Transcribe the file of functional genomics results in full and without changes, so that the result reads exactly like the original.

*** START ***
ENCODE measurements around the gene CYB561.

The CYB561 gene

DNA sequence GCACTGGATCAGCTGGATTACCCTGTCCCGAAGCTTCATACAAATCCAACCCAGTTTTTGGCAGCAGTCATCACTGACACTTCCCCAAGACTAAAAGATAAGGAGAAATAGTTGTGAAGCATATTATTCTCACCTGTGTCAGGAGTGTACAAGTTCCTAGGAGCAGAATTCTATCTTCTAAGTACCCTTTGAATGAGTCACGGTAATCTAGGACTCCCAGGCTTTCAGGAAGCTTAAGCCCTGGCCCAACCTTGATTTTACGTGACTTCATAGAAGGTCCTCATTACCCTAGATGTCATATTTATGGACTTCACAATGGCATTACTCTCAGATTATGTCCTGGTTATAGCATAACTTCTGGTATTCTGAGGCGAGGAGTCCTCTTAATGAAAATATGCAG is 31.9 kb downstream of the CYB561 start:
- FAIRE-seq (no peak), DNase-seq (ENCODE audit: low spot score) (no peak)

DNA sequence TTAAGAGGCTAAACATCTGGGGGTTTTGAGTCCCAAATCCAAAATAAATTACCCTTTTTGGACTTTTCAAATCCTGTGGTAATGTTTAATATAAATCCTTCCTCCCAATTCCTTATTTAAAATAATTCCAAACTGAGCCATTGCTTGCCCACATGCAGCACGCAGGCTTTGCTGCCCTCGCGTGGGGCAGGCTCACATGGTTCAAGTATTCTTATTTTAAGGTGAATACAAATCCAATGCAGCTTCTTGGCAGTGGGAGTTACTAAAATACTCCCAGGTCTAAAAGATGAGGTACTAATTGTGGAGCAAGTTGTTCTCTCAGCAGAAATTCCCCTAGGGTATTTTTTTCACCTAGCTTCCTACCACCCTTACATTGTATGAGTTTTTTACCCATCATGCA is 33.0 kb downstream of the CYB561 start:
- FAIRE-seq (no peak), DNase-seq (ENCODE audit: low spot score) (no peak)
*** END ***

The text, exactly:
ENCODE measurements around the gene CYB561.

The CYB561 gene

DNA sequence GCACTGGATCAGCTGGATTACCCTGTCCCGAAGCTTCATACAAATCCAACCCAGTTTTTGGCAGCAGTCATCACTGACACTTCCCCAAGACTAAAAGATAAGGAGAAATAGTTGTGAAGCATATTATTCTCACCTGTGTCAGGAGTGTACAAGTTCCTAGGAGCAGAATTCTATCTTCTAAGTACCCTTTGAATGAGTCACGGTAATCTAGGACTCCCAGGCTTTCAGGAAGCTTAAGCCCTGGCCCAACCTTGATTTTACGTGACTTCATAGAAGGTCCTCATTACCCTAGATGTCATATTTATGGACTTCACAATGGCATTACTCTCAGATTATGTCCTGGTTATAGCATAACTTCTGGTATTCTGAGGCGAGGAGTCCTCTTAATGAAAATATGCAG is 31.9 kb downstream of the CYB561 start:
- FAIRE-seq (no peak), DNase-seq (ENCODE audit: low spot score) (no peak)

DNA sequence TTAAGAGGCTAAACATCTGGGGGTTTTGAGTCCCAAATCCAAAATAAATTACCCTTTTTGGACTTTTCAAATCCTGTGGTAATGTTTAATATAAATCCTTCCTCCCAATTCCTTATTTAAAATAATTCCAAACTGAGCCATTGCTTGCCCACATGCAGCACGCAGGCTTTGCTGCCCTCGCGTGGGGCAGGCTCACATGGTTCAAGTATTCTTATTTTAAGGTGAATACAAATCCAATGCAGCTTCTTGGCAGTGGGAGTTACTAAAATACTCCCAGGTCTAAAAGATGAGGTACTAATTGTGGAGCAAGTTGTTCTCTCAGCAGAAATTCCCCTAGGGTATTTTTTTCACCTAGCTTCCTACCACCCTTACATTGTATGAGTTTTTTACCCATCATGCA is 33.0 kb downstream of the CYB561 start:
- FAIRE-seq (no peak), DNase-seq (ENCODE audit: low spot score) (no peak)